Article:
Herald Journal, March 31, 2003
Cookies sent to military personnel are big hit
By Lynda Jensen
Cookies sent to military personnel by the Winsted Girl Scouts were received enthusiastically by military personnel at the Army base in Fort Eustis, Virg.
"They were almost tearful," reported an enthusiastic Jill Adrian, who is stationed there as an Army program manager.
She is the daughter of Darril and Linda Telecky of Winsted, and granddaughter of Don and LaVerne Custer of Howard Lake.
Many military personnel watch the news reports of CNN, much like civilians and see nothing but protesters, she said. "It seems like Vietnam all over again," she said.
The package contained letters and pictures drawn by little ones, which were particularly appreciated, Adrian said.
One picture which had "Go USA, red, white, and blue all the way," drawn by Kimberly Condon, stood out in her mind, she said.
Adrian was a staff sergeant in the Air Force previously.
She offered the following tips for those interested in giving support to military troops:
Support our troops
There is a long tradition of writing letters and sending care packages to troops stationed away from home, according to the USA Freedom Corps.
The corps recently launched a new resource for people seeking to support troops called "On the Homefront."
To minimize delays and complications in getting this kind of support to our troops, the Department of Defense recommends the following:
· Through Operation Dear Abby, send e-mail messages to deployed troops of any Service from your home state, http://anyservicemember.navy.mil/.
· Through Defend America, sign an online thank you card for troops, www.defendamerica.mil/nmam.html.
· Through Operation USA Care Package, contribute to the purchase of a care package of items requested by troops such as sunscreen, disposable cameras, prepaid calling cards, and toiletries, http://www.usocares.org/home.htm.
Help for families
Families of reservists, National Guard men and women and active duty military may need extra help in meeting basic home and family needs during deployment, according to the Freedom Corps.
There are many ways individuals, organizations, and businesses can offer their time and resources to help families of deployed troops.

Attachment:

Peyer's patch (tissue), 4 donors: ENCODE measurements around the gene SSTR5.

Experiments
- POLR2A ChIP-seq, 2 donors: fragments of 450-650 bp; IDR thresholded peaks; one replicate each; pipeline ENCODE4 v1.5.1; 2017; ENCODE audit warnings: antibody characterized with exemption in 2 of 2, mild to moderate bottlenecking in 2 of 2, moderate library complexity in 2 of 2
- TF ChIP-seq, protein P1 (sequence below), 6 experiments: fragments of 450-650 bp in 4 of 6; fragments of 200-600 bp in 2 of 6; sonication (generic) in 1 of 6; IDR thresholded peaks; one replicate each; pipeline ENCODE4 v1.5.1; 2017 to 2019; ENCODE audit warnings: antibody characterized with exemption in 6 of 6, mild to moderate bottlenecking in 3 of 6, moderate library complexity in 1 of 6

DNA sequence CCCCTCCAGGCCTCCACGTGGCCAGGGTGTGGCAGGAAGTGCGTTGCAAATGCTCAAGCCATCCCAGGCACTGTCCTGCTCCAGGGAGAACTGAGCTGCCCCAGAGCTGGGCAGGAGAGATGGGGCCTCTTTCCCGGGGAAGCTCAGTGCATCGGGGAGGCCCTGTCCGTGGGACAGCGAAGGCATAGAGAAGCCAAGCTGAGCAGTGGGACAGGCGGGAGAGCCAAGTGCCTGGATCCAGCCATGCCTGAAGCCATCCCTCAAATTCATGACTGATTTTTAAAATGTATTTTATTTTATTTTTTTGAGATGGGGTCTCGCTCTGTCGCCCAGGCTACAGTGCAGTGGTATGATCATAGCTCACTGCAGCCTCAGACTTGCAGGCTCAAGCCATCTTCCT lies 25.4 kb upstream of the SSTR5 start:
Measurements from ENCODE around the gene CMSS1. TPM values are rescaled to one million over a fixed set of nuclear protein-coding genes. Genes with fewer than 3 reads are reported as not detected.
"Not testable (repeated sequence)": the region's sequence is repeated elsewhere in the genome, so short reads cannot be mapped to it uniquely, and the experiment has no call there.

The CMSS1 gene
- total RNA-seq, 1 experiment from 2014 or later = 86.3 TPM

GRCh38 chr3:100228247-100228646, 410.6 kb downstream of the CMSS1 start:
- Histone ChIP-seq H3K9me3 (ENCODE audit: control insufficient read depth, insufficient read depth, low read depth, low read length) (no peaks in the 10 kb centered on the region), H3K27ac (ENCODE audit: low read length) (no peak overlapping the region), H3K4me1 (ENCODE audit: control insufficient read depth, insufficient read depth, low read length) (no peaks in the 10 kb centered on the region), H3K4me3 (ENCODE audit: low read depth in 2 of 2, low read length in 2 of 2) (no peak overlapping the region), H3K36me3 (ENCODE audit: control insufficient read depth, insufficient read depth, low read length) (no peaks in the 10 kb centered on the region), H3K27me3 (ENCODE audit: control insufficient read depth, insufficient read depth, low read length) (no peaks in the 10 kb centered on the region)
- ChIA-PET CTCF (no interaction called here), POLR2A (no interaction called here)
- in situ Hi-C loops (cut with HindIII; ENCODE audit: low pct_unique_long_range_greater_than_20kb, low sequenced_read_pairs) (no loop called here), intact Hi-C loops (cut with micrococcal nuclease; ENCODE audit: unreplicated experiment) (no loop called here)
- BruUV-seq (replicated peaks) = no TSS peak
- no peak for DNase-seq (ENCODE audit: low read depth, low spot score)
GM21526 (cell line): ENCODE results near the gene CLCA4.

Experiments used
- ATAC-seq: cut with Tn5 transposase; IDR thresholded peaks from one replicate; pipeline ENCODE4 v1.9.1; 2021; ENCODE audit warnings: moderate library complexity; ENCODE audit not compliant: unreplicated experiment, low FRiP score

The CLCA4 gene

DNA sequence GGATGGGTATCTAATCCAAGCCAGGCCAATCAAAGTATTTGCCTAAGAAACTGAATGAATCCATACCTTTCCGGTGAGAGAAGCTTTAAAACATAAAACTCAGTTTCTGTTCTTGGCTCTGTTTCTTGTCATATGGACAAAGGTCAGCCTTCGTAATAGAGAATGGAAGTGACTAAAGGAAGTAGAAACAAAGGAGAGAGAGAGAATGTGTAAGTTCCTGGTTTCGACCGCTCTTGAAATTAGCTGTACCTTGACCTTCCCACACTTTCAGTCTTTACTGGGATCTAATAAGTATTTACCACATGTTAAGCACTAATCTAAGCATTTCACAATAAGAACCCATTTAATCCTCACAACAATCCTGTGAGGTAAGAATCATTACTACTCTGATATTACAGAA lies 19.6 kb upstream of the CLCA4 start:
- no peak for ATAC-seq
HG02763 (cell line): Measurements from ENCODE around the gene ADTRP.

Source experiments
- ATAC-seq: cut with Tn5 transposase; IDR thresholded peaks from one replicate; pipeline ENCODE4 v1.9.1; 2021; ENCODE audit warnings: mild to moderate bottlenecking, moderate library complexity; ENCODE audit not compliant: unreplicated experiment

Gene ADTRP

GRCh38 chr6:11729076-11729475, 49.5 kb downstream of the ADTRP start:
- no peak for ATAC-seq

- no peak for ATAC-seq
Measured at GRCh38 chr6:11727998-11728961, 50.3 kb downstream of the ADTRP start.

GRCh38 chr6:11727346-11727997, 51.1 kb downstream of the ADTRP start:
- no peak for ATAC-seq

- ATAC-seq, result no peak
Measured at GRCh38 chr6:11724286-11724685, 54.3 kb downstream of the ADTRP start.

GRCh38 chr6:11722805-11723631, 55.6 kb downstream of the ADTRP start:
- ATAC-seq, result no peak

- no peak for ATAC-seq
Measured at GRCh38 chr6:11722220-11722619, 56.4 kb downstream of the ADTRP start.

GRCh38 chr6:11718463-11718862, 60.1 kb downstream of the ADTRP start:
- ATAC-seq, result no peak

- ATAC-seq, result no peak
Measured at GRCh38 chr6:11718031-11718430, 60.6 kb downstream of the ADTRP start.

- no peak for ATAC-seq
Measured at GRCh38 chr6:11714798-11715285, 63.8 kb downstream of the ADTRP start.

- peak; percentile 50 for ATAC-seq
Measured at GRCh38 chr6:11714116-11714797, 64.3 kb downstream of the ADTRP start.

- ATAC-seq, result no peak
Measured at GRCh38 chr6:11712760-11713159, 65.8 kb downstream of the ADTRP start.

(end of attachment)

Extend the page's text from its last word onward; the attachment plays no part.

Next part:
Here are some of the opportunities available:
· The local chapters of the American Legion, American Red Cross, Boys and Girls Clubs of America, BPO Elks of the USA, Camp Fire USA, National 4-H Headquarters, National Fraternal Congress of America, The Salvation Army, U.S. Chamber of Commerce, Veterans of Foreign Wars, and YMCA of the USA are among leading community service organizations providing ways for volunteers to help local military families.
· Working with the National Guard and Reserve, as well as with military bases, these organizations will match volunteers with families that need help in areas such as household repairs, spring cleanings or tutoring and direct those families to businesses and organizations that may be offering free or discounted services.
Volunteers can also help families, including those who own small businesses, with specialized skills like major repairs, financial planning or legal services.
· Some of these organizations are also helping to take care of children, after school and on the weekends, whose families have a parent or caregiver stationed away from home.
Service in communities
Individuals who want to help strengthen their community and America can do so through volunteer service.
Some communities may need particular help to replace valued volunteers who have been deployed.
Local opportunities for volunteer service such as mentoring a child, teaching someone to read, working in a local police department or serving at a local food shelter can be found through the USA Freedom Corps web site at www.usafreedomcorps.gov or by calling 877-USA-CORPS.